Conical burrs are a fantastic entry level coffee grinder because they’re well priced and they’re very versatile in terms of the types of coffee drinks they’re suited to grinding.

Flat burr coffee grinder

As the name of this grinder suggests, there’s a single flat burr on the inside. The burr itself has a number of teeth that are used to grind the beans as the grinder turns. 

As such, this type of grinder can be more expensive and a little harder to maintain or clean. But the key benefit is that it grinds finer, which benefits some drinks.

Conical burrs vs. flat burrs

Of the two, the conical burr is more popular than the flat. It has a lower starting price point and a more versatile grinder, making it better for beginners and those who like to grind a wide variety of coffee drinks.

But a lot of baristas prefer the fine grind of the flat burr grinder. It’s better suited to Turkish and espresso coffee, for example. But we’ll find out more about that later on in this article.

Blade Coffee Grinders


  • Easier to use 
  • More affordable 


  • Less consistent blend
  • Not as good a taste 

If you want to save a little money and time, you could opt for a blade coffee grinder instead. Personally, I’m not a big fan of blade grinders but I can definitely see the appeal of them.

Blade grinders could be suited to those who aren’t so particular about the grind of their coffee and are willing to sacrifice some of the taste and aroma.

A blade coffee grinder features a spinning blade that chops the beans into tiny bits instead of crushes them like burrs do. The result comes about much quicker but it does mean that the grind ends up being pretty inconsistent which can affect taste negatively.

This is fine for coffee that goes into a French press, for example, but it’s far from ideal for an espresso or a Turkish coffee. 

Which Grinder is Best for Which Type of Coffee?

It’s all well and good picking between a blade and a burr coffee grinder. But if you like to drink a particular coffee drink all the time, you should also consider which grinder is better for that. 

Here’s a look at some of those coffee drinks:

Coffee grinderGrind finesseBest for
Flat burrExtra fineEspresso, Turkish
Conical burrFineDrip coffee, espresso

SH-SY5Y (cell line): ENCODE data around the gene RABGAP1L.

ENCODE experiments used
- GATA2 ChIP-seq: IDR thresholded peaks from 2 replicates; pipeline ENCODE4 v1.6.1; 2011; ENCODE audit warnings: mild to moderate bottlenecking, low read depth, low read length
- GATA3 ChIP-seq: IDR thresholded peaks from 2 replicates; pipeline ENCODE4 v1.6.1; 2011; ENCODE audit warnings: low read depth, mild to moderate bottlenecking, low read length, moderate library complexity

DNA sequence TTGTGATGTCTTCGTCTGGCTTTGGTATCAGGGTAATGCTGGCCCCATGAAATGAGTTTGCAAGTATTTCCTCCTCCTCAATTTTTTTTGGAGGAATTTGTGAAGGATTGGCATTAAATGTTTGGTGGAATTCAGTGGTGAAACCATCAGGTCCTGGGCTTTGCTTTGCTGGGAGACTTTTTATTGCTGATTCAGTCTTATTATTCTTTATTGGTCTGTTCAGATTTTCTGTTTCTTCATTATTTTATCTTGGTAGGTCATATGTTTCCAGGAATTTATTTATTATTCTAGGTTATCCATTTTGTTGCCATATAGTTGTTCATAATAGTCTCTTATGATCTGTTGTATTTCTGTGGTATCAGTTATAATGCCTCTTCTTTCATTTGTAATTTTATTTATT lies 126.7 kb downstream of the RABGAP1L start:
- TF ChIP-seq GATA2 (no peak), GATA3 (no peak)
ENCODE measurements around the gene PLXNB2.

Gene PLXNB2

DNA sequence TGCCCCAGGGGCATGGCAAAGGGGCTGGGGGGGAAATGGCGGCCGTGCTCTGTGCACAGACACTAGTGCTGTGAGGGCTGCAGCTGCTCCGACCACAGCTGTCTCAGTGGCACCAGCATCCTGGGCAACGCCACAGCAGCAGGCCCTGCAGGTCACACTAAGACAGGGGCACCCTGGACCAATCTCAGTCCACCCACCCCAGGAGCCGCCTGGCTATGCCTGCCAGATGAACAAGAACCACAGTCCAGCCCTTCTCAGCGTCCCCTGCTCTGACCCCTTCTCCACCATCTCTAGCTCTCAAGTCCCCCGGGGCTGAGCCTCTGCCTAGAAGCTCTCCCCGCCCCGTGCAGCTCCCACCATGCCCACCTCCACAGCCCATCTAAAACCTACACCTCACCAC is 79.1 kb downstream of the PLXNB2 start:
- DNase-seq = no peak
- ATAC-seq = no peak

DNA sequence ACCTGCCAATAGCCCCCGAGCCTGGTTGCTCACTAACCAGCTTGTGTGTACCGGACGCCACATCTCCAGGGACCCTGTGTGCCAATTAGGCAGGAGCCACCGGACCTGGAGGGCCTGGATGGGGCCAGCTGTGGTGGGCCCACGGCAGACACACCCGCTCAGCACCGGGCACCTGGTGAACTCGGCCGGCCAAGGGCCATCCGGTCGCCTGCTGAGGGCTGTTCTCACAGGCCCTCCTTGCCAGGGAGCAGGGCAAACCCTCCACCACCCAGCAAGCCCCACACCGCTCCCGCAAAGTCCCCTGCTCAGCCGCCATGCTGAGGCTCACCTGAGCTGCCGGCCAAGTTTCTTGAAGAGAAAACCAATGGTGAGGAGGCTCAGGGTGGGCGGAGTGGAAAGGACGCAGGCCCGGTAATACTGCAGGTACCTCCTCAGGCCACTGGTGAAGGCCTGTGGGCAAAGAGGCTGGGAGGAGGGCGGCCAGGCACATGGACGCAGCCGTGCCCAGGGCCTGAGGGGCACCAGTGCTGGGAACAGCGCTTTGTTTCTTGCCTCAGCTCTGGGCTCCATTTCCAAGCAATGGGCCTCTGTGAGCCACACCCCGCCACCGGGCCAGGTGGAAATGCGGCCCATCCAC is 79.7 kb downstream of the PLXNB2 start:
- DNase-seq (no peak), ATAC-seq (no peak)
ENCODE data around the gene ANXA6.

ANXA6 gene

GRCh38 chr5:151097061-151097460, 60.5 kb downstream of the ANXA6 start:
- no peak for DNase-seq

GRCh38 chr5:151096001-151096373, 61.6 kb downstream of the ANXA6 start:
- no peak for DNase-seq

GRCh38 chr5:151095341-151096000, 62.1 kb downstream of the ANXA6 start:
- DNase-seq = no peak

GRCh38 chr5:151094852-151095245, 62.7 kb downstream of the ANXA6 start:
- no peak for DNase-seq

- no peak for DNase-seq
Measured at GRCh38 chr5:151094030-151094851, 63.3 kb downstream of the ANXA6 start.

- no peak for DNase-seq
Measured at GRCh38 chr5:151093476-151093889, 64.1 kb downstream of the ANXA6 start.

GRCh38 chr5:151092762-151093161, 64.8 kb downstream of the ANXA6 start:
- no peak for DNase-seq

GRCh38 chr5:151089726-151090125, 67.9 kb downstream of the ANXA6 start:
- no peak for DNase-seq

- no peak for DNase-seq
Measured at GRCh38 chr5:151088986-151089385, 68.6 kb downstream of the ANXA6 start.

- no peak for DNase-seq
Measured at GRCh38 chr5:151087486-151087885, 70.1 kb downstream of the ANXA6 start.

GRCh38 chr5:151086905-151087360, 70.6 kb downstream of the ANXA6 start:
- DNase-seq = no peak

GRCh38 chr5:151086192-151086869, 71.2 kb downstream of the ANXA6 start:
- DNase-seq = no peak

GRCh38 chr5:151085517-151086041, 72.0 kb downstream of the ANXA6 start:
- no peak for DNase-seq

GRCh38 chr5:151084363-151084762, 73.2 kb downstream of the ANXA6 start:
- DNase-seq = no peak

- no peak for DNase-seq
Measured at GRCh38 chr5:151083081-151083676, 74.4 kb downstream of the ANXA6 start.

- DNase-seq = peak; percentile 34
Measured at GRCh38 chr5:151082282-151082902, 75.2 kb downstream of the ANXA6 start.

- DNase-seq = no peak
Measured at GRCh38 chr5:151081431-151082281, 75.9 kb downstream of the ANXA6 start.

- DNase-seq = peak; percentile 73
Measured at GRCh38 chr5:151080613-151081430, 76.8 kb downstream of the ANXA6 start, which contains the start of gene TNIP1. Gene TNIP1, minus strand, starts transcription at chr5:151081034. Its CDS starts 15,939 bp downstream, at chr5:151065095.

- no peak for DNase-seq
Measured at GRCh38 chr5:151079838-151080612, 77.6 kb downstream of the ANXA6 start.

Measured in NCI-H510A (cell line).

BladeNot so fine, unevenFrench press, pour over

By the way, when I say that the blade grinder is best for French press and pour over, it doesn’t mean I specifically recommend it for that. If I were mainly making these two types of coffee, I’d still be buying a conical burr grinder for the reasons described throughout this article. 

Other Factors to Consider

Outside of deciding whether to go for a blade or a burr grinder, I recommend thinking about the following things when you choose your grinder.

If you want to know more about the general factors of coffee grinders, check out our ultimate coffee grinder buying guide.

Grinder brand

Coffee grinders from quality brands are likely to offer higher quality than unbranded or unheard of-branded grinders. They might cost a little more money to buy, but I always recommend spending a little more to make sure you get the best quality product.

Not only will the grinder put out a better grind, it’ll also be more durable and could also be easier to use.

A good brand is likely to have a better warranty program as well. With budget brands, you might find that it’s harder to claim against a manufacturer issue but the big names out there will be more likely to look after you.

Your budget 

Of course, you should never spend any more money than you want to. There’s a lot of range in price between coffee grinders! 

Conical burr grinders can cost anything from $20 to $100s. I’d generally recommend spending around $50 as an entry level amount though. $20 burr grinders are likely not to be very good quality. For flat burr grinders, you should spend $80-$100.